Use this for questions relating to the proper use of physics terminology or nomenclature.

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2
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0answers
28 views

What is the mean ionospheric height?

I am reading some articles about the ionosphere and I am a little bit confused about the terms mean ionospheric height and effective height of the ionosphere. Are these the same thing? I would ...
3
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2answers
408 views

QFT Dyson series: why are we solving the Schrodinger equation?

In quantum field theory, the solution of the time evolution operator of the Schrodinger equation (in the interaction picture) is given by Dyson's series, which is used to calculate the S-matrix. Why ...
0
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2answers
29 views

When referring to weights and mass of weights in a physics laboratory, do we use the term mass or weights?

What terminology is used to refer to weights/ mass/ weight of mass/ mass of weights when referring to the mass of weights in a physics report?
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0answers
23 views

What's the symbol for the antiparticle of the delta plus baryon?

It can't be $\Delta^-$ since that is another particle also made up of quarks (not antiquarks). I can think of four possibilities: $\overline\Delta^+$ $\overline{\Delta^+}$ $\overline\Delta^-$ ...
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1answer
34 views

What does the term 'hyperbolic model' mean?

I am reading this non-linear discrete dynamical system paper. The authors mention the term hyperbolic model. What does that mean?
4
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3answers
969 views

What is the specific meaning of “Fourier frequency” (as opposed to simply “frequency”)?

I've noticed that many journal articles (in optics) use the phrase "Fourier frequency" to describe, well, the frequency of something. Google scholar search for "Fourier frequency". Example: ...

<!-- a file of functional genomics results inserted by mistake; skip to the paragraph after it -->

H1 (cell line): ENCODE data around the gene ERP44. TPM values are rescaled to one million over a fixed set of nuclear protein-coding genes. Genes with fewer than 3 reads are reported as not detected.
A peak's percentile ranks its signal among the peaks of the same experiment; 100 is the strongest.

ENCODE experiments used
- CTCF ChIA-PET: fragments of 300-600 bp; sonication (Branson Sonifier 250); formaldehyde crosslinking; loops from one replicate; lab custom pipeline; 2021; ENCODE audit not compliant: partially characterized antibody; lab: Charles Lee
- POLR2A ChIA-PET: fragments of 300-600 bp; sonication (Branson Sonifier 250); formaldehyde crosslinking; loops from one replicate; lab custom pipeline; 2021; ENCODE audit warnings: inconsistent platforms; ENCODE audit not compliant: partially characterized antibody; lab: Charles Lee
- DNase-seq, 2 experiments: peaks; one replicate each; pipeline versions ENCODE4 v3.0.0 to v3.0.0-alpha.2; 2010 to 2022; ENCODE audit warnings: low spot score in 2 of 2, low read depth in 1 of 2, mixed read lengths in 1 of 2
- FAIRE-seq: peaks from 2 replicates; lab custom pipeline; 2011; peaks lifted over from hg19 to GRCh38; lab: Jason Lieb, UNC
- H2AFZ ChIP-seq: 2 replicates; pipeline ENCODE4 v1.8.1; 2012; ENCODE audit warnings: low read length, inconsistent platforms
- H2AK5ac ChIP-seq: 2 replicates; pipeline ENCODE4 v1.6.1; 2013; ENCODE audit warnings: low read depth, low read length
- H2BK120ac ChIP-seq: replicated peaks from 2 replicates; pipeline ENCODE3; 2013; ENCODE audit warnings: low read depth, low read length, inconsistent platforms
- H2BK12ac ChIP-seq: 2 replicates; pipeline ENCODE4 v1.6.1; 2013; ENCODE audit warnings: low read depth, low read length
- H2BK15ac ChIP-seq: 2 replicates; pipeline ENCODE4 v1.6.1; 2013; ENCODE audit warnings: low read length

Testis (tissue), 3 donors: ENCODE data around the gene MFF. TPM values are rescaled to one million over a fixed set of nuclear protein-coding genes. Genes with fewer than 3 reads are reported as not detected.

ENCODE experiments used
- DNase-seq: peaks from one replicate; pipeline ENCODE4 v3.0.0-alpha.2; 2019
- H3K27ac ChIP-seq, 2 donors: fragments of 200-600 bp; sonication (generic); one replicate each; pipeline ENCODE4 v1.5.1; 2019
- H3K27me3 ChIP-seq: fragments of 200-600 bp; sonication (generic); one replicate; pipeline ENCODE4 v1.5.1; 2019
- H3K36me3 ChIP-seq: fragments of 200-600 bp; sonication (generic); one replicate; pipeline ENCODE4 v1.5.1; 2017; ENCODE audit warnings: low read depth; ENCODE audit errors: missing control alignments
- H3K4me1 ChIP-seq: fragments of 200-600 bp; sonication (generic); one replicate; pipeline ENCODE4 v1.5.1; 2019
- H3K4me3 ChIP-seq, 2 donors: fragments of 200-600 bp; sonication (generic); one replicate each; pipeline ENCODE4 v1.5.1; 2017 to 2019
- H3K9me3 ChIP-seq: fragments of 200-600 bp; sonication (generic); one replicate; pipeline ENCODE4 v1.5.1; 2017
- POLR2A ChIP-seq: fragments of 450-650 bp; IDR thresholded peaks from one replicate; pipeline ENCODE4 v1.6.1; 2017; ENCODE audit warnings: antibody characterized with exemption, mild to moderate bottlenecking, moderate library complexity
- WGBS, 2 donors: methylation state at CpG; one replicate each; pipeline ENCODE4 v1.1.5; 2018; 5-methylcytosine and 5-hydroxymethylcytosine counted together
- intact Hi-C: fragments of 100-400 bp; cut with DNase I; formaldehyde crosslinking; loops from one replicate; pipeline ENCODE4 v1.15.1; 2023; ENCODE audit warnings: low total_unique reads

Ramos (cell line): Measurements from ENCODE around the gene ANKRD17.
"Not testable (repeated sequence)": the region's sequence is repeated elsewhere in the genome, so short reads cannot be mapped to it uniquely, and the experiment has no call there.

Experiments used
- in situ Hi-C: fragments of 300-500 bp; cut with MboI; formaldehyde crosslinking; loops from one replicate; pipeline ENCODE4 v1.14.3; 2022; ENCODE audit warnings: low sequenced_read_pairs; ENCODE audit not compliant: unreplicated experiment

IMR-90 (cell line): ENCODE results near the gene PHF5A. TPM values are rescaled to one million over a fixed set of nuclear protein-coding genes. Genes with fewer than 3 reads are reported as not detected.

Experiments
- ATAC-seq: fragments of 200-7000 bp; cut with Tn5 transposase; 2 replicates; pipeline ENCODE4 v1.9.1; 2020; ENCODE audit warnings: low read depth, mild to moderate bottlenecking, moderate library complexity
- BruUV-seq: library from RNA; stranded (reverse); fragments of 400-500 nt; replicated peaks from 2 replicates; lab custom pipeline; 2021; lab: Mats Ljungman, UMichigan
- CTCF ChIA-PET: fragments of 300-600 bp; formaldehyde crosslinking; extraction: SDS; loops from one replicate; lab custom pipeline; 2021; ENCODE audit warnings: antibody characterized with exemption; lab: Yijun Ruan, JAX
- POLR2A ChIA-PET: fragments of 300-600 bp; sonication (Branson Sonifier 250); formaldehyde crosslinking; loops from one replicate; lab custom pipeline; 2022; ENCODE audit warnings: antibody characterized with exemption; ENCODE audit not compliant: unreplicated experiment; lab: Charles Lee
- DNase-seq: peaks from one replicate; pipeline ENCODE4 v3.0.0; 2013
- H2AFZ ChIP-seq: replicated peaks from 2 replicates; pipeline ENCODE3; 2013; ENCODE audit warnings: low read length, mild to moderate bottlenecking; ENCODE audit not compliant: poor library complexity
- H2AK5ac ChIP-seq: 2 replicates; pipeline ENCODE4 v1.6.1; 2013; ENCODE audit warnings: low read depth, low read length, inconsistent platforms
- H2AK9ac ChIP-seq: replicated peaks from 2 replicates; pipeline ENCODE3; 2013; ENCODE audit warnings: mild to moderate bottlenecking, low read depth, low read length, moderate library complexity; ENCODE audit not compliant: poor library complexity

2
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2answers
20 views

Meaning of SIS in accelerators

With reference to accelerator facilities, the term "SIS" is often used. e.g. SIS-100, SIS-300 etc. What does SIS stand for, in this context? (The last S is probably for Synchrotron) Google appears ...
3
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4answers
886 views

Is 'restoring force' a particular type of force?

I have a question about the restoring force in elastic band or rope which confusing me for a long time. As I was told in high school physics, for an elastic band (or spring), if Hooke's law holds, we ...
26
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4answers
6k views

Are matrices and second rank tensors the same thing?

Tensors are mathematical objects that are needed in physics to define certain quantities. I have a couple of questions regarding them that need to be clarified: Are matrices and second rank tensors ...
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1answer
94 views

How does Dirac form this conjugate imaginary equation?

On page 30 of Dirac's book $$\xi|P\rangle = a|P\rangle\tag{12}$$ He then says Suppose we have a solution of (12) and we form the conjugate imaginary equation, which will read $$\langle ...
7
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5answers
523 views

Is speed an intensive property?

I remember being taught in elementary physics that while it makes sense to add volumes, masses, or heat, it makes no sense to add temperatures. As I wanted to use that to illustate some other issue, ...
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3answers
3k views

What is the difference between air pressure and atmospheric pressure?

I know that air pressure and temperature are inversely proportional. Now I saw in a book that "Atmospheric pressure decreases as we go higher and higher." But at greater heights the temperature ...
2
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1answer
84 views

Use of the term first order dependency

In a question I am doing it says: Show explicitly that the function $$y(t)=\frac{-gt^2}{2}+\epsilon t(t-1)$$ yields an action that has no first order dependency on $\epsilon$. Also my textbook ...
0
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1answer
29 views

Name of battery voltage when load connected/disconnected

If I had a 3V battery, and when no load connected it reads 3.2V, and with a load 2.8V (just a hypothetical example), what is the name for these two terms, with a load or no load? I know the voltage ...
0
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1answer
29 views

Buoyancy / Drag Problem

Buoyancy / Drag Problem Just a little bit of help would be nice. I have a spherical particle of radius $R$ and density $\rho$, surrounded in a fluid of density $\phi$ and viscosity $\eta$. I'm ...
1
vote
2answers
150 views

Why is density an intensive property?

I am still trying to understand what are intensive and extensive properties. Possibly someone can give a pointer to a decent text (preferably on the web), as I am not too happy (to say the least) with ...
0
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1answer
44 views

Friedmann equations question